How to Grill With Skewers Like a Pro
We’ll be the first to say that few things are as satisfying as throwing a huge cut of meat on the grill, listening to the sizzle’s siren song, and feasting on every ounce like royalty. It makes slicing meat into little cubes and threading them on a skewer for grilling seem like child’s play, but the reality couldn’t be any further from the truth. Grilling with BBQ skewers can change a dish’s look and taste, enhance your entertainment factor, and remove some of the hassle from cooking more delicate items over roaring flames. Just picture it: no small items falling through the grates, and only a few flips instead of a couple dozen! From BBQ shrimp skewers to beef and veggie (or even fruit!) kebabs, there’s no shortage of dishes that benefit from a sizzling skewer. It’s a skill worth adding to your arsenal, so let’s look at how it’s done so you can sharpen your skewering smarts.
Preparing Skewers for Grilling
If you plan to grill with steel skewers, then you can skip this section. If you’re using wood or bamboo rods, on the other hand, you should stick around — unless you enjoy skewers that burst into flames mere minutes after hitting the grill. (It’s like magic, except terrible.) We strongly recommend soaking wood and bamboo skewers in water for at least a few hours before grilling, but preferably overnight; the skewer can’t catch fire until all its moisture has been converted into steam, giving you a window of opportunity to grill its contents to completion. The easiest way to soak skewers is to place them in a jar, fill it with water, and screw the top on to keep them submerged.
Pro tip: in the event you grill with skewers often, you might not want to put in the time of soaking your wooden rods every time kebabs are on the menu. Fortunately, you can soak literally hundreds of skewers in advance with this helpful hack from Chef Tony! Soak as many wooden skewers as you’ll anticipate needing for, say, the whole year, then set aside the ones you need immediately. Remove the rest from the water, place them in a resealable bag, squeeze out all the air as if you were trying to flatten the bag, then store in the freezer until you need more skewers. As long as they’re frozen, the skewers will retain all the moisture they need to prevent igniting on the grill.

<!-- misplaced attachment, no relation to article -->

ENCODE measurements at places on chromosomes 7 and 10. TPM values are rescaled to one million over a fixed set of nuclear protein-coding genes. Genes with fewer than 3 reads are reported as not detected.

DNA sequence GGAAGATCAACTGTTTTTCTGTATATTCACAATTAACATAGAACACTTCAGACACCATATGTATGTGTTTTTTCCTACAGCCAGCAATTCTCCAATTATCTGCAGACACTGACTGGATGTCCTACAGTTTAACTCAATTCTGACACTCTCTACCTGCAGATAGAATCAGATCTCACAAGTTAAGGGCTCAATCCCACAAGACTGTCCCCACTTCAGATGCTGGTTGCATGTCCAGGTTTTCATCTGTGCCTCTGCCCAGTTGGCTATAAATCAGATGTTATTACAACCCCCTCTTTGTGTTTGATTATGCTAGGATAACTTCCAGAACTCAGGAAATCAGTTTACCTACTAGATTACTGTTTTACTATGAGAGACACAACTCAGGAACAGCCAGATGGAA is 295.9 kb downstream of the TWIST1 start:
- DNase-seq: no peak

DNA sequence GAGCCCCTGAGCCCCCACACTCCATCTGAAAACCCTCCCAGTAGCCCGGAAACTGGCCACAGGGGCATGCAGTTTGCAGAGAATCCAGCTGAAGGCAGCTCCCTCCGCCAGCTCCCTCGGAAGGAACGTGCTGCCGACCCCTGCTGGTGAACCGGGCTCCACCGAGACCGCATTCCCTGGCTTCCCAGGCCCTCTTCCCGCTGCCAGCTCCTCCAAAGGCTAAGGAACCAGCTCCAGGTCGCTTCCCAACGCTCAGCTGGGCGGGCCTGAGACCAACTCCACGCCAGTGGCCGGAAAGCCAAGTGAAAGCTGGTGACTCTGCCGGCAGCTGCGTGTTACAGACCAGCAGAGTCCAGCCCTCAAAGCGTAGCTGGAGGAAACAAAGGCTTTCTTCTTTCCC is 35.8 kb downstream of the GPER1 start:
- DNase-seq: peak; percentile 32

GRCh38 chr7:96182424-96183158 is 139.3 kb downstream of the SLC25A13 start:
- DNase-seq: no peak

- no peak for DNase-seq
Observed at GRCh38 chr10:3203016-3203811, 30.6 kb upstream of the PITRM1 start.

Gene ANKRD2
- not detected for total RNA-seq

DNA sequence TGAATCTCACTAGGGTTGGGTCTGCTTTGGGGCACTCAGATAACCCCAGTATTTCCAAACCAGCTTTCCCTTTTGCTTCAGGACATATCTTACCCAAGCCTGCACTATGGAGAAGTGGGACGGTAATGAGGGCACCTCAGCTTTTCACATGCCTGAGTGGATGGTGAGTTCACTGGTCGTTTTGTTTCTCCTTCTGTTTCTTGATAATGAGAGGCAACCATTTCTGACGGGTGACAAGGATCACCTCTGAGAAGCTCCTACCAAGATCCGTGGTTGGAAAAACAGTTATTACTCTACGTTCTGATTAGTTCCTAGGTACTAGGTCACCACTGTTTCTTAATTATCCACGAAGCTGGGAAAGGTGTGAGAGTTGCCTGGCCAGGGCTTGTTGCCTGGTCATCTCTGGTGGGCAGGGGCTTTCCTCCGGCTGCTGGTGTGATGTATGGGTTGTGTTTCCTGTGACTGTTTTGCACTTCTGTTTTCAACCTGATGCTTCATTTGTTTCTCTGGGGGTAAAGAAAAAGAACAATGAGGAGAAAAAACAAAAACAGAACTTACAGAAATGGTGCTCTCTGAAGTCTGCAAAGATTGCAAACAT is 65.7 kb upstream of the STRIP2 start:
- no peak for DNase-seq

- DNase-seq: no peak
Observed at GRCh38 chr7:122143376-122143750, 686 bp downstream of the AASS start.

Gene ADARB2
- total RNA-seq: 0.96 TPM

Preparing Food for Skewering
Call to mind any BBQ kebab dish, and you’ll almost certainly envision small cubes of food threaded along the skewer. That’s the goal for most BBQ skewer recipes, though how small you cut your meat or veggies depends on their use in the overall dish and your intended portions. Whatever size you choose, be sure to cut food for skewers into the same proportions so they can cook at the same rate. Of course, you can always slice your food into strips if a dish (say, fajitas) calls for it, and whole shrimp fit perfectly onto skewering rods as they are.
When it comes to seasoning, be sure to impart flavor to your food before placing it on skewers. It’s common to marinate meat for skewers — smaller cuts need much less time to soak up those wonderful flavors — but you can just as easily use a BBQ rub for grilled kebabs. Seasoning type is obviously preferential, but one best practice you should also follow is leaving a bit of space between each piece of food on the skewering rod so they can receive heat on all sides.
Grilling with Skewers
While this technique is admittedly simple — it’s meat on a stick over fire; humanity has been at this for a while — there are a few best practices to keep in mind when you’re grilling with skewers. The first is to grill over medium-high heat; any higher, and you run the risk of overcooking or even burning your small-cut food. When it comes time to flip make sure to turn from the center of the skewer so the meat or veggies stay balanced and in place. Using flat rods will generally prevent food from flopping when flipped regardless.
Most kebabs take just 5–10 minutes to grill, with only one flip while cooking. The temperature and size of your food may dictate longer or shorter cook times, but it’ll always be a quick process. It’s also possible to smoke large cuts of meat on skewers, in which case you should be mindful of internal temperature throughout the low-and-slow cook.
Easy BBQ Skewer Recipes
Ready to put your skewering skills to use? Instead of throwing you into the (literal) fire to fend for yourself, we’ve compiled our most popular BBQ recipes that use skewering rods so you can practice everything you’ve learned today. Try one, try a couple, try them all; as long as you’ve got a newfound appreciation for skewering — and a few more recipes in your repertoire — we consider our job done.
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